|Compared with UV/visible spectrophotometry, fluorescence spectroscopy
has certain advantages, including:
However, there are also certain drawbacks:
- Enhanced sensitivity (up to IOOO-fold),since the emitted light is detected
against a background of zero, in contrast to spectrophotometry where small
changes in signal are measured against a large 'background' (see eqn [26.5]).
- Increased specificity, because not one, but two, specific wavelengths are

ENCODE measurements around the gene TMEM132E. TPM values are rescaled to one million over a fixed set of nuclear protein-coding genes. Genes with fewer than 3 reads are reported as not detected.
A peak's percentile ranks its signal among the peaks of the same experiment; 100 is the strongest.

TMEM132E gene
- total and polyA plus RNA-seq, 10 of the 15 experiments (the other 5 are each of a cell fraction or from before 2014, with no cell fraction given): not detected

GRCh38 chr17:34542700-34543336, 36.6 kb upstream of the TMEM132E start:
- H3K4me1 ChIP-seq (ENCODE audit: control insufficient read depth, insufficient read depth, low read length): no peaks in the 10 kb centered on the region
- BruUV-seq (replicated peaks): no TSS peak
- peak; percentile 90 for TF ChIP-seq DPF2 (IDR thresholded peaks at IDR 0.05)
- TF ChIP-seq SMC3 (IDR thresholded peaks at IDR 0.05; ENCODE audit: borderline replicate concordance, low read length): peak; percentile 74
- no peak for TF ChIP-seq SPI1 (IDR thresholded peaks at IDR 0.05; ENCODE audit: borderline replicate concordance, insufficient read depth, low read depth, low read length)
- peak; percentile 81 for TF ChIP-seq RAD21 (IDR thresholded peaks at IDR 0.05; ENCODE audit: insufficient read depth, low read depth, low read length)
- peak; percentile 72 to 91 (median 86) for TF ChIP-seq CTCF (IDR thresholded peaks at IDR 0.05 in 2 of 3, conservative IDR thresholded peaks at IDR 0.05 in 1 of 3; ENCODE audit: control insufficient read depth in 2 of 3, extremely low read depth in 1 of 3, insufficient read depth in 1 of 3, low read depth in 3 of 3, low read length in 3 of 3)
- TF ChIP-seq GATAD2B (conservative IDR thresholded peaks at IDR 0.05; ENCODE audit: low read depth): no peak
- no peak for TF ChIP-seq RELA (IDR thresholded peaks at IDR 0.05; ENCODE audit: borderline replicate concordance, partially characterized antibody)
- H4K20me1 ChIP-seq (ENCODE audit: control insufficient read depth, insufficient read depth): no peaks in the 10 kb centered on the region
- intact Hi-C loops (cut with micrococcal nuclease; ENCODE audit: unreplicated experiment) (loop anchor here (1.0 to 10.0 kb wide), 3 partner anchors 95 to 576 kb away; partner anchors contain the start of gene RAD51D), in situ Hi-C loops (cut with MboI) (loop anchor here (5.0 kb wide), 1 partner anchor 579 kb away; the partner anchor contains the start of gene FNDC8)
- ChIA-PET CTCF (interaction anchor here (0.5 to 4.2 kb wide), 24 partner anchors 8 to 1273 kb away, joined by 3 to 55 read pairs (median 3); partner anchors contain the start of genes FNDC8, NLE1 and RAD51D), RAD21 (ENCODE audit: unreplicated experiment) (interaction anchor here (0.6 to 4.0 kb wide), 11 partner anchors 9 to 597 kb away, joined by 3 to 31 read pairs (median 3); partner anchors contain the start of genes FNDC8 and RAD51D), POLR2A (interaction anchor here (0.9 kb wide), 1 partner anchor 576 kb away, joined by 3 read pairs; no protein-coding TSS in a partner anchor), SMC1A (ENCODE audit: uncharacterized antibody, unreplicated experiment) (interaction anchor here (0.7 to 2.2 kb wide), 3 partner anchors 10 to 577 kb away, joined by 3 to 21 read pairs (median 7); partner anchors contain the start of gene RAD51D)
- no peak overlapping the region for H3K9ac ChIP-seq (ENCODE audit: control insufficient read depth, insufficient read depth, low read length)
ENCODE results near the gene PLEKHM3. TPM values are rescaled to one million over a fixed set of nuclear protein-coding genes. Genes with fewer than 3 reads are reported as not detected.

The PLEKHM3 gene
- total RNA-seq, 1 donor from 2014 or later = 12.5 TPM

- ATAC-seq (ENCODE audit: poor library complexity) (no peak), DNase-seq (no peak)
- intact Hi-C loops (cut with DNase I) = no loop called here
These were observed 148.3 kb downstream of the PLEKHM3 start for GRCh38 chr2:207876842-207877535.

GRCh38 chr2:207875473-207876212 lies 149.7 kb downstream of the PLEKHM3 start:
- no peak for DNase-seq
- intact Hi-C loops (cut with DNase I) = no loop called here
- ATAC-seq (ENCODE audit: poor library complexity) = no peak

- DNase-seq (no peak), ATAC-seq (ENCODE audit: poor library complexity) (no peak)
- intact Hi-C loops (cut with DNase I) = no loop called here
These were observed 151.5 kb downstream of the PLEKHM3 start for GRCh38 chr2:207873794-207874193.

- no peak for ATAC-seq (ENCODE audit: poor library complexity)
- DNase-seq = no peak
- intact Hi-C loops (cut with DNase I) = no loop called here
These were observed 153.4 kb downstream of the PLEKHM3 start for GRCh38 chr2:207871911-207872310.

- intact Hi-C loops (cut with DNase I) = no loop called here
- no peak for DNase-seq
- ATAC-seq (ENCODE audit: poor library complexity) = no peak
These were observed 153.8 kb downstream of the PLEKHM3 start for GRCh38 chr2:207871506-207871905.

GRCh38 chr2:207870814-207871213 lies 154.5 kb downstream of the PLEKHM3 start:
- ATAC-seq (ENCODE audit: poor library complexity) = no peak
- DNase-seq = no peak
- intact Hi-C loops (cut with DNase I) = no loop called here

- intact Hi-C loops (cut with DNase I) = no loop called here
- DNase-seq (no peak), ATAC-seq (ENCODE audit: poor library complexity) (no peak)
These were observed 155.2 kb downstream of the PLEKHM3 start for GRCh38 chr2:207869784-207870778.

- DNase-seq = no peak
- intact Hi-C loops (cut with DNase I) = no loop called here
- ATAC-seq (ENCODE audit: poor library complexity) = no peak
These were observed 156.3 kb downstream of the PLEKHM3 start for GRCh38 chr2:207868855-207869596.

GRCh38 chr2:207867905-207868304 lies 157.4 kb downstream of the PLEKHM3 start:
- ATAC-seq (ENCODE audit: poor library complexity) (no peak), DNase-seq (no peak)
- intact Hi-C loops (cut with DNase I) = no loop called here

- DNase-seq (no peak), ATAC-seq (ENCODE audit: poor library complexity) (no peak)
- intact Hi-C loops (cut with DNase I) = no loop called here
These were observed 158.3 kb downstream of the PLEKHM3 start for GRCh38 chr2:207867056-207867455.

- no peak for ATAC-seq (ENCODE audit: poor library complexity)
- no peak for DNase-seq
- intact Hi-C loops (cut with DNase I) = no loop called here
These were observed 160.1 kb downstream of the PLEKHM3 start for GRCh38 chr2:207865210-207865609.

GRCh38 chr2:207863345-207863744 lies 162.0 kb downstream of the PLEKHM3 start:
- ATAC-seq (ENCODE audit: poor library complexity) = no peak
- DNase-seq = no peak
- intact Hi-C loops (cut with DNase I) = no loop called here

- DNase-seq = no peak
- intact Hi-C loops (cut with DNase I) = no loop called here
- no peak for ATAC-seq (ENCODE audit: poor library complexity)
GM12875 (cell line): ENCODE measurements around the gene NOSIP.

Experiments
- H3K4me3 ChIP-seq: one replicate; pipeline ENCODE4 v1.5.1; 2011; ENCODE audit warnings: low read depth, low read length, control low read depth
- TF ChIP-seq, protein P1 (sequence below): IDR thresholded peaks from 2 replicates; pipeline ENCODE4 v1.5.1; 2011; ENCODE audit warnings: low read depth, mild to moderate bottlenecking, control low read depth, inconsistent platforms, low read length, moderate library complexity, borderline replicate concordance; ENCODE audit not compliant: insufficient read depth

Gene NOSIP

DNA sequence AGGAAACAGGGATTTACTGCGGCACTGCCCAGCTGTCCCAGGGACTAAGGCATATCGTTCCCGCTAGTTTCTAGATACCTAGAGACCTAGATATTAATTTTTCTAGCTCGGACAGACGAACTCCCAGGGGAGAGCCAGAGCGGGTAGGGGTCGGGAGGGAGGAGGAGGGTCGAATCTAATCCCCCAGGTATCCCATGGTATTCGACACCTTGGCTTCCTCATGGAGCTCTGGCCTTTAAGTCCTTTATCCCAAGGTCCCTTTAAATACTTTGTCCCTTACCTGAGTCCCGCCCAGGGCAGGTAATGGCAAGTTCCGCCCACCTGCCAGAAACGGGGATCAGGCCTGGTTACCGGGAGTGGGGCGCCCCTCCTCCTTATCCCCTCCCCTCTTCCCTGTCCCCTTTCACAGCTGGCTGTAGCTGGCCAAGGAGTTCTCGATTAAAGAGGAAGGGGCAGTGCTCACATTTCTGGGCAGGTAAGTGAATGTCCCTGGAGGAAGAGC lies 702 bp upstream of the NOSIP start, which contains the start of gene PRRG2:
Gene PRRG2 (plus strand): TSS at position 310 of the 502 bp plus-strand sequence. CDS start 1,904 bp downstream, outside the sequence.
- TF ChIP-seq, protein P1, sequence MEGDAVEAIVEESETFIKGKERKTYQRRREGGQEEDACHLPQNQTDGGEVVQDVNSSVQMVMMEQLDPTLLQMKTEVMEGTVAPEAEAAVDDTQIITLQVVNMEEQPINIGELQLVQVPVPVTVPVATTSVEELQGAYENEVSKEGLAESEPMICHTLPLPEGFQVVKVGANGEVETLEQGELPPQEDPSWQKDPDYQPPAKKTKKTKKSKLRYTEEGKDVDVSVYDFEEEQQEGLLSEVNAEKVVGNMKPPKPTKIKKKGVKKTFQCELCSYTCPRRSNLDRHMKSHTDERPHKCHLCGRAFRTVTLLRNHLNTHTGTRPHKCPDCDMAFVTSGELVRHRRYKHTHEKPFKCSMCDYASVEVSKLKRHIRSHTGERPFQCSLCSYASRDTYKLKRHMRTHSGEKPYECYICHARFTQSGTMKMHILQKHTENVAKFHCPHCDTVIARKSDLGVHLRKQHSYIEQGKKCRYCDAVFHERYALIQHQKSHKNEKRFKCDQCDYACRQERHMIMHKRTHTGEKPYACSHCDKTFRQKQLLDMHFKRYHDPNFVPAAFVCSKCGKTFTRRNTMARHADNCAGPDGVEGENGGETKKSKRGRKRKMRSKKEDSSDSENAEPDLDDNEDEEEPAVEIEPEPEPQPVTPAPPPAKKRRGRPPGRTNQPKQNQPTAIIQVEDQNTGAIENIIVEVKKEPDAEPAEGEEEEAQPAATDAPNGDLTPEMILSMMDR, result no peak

required for a particular compound.
- Not all compounds show intrinsic fluorescence, limiting its application.
However, some non-fluorescent compounds may be coupled to fluorescent
dyes, or fluorophores (e.g. alcohol ethoxylates may be coupled to
- The light emitted can be less than expected owing to quenching, i.e. when
substances in the sample (e.g. oxygen) either interfere with energy
transfer, or absorb the emitted light (in some instances, the sample
molecules may self-quench if they are present at high concentration).
|Fig. 26.4 Components of a fluorimeter
(fluorescence spectrophotometer). Note that
sample cells for fluorimetry must have clear
sides all round.